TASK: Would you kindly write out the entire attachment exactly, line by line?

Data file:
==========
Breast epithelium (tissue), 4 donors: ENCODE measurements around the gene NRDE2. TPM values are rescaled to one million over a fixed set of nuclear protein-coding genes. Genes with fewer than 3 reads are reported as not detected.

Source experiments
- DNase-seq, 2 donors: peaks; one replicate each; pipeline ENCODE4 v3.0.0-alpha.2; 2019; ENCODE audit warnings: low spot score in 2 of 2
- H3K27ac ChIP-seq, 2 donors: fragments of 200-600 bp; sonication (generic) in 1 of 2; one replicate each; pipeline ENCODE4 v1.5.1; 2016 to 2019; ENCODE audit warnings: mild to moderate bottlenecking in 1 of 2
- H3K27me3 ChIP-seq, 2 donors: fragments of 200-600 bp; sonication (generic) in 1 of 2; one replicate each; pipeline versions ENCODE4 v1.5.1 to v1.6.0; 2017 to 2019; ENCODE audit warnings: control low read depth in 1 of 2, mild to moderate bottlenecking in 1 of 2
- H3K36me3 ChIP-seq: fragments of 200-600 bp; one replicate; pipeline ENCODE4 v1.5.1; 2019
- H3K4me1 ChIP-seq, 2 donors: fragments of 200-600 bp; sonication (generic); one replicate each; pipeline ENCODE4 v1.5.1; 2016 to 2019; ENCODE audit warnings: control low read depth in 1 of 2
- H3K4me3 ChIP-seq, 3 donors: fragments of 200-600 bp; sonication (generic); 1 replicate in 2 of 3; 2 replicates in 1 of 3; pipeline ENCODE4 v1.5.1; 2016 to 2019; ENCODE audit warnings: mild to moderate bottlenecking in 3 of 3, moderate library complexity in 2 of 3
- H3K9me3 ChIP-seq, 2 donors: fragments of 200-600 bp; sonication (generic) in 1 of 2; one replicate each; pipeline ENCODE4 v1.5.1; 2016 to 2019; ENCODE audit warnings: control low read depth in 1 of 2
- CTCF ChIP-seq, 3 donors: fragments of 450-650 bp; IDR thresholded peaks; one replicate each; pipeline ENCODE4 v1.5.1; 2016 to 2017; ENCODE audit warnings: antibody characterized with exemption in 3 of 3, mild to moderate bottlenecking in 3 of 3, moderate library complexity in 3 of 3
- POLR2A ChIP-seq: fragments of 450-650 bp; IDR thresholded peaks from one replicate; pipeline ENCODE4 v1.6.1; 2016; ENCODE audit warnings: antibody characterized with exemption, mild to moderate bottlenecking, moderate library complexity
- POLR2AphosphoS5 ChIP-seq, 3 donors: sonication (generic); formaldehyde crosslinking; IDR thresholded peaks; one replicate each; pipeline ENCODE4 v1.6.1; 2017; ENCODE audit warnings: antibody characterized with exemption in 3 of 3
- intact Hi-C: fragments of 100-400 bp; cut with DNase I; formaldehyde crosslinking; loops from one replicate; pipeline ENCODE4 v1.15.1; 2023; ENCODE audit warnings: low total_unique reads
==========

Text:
Breast epithelium (tissue), 4 donors: ENCODE measurements around the gene NRDE2. TPM values are rescaled to one million over a fixed set of nuclear protein-coding genes. Genes with fewer than 3 reads are reported as not detected.

Source experiments
- DNase-seq, 2 donors: peaks; one replicate each; pipeline ENCODE4 v3.0.0-alpha.2; 2019; ENCODE audit warnings: low spot score in 2 of 2
- H3K27ac ChIP-seq, 2 donors: fragments of 200-600 bp; sonication (generic) in 1 of 2; one replicate each; pipeline ENCODE4 v1.5.1; 2016 to 2019; ENCODE audit warnings: mild to moderate bottlenecking in 1 of 2
- H3K27me3 ChIP-seq, 2 donors: fragments of 200-600 bp; sonication (generic) in 1 of 2; one replicate each; pipeline versions ENCODE4 v1.5.1 to v1.6.0; 2017 to 2019; ENCODE audit warnings: control low read depth in 1 of 2, mild to moderate bottlenecking in 1 of 2
- H3K36me3 ChIP-seq: fragments of 200-600 bp; one replicate; pipeline ENCODE4 v1.5.1; 2019
- H3K4me1 ChIP-seq, 2 donors: fragments of 200-600 bp; sonication (generic); one replicate each; pipeline ENCODE4 v1.5.1; 2016 to 2019; ENCODE audit warnings: control low read depth in 1 of 2
- H3K4me3 ChIP-seq, 3 donors: fragments of 200-600 bp; sonication (generic); 1 replicate in 2 of 3; 2 replicates in 1 of 3; pipeline ENCODE4 v1.5.1; 2016 to 2019; ENCODE audit warnings: mild to moderate bottlenecking in 3 of 3, moderate library complexity in 2 of 3
- H3K9me3 ChIP-seq, 2 donors: fragments of 200-600 bp; sonication (generic) in 1 of 2; one replicate each; pipeline ENCODE4 v1.5.1; 2016 to 2019; ENCODE audit warnings: control low read depth in 1 of 2
- CTCF ChIP-seq, 3 donors: fragments of 450-650 bp; IDR thresholded peaks; one replicate each; pipeline ENCODE4 v1.5.1; 2016 to 2017; ENCODE audit warnings: antibody characterized with exemption in 3 of 3, mild to moderate bottlenecking in 3 of 3, moderate library complexity in 3 of 3
- POLR2A ChIP-seq: fragments of 450-650 bp; IDR thresholded peaks from one replicate; pipeline ENCODE4 v1.6.1; 2016; ENCODE audit warnings: antibody characterized with exemption, mild to moderate bottlenecking, moderate library complexity
- POLR2AphosphoS5 ChIP-seq, 3 donors: sonication (generic); formaldehyde crosslinking; IDR thresholded peaks; one replicate each; pipeline ENCODE4 v1.6.1; 2017; ENCODE audit warnings: antibody characterized with exemption in 3 of 3
- intact Hi-C: fragments of 100-400 bp; cut with DNase I; formaldehyde crosslinking; loops from one replicate; pipeline ENCODE4 v1.15.1; 2023; ENCODE audit warnings: low total_unique reads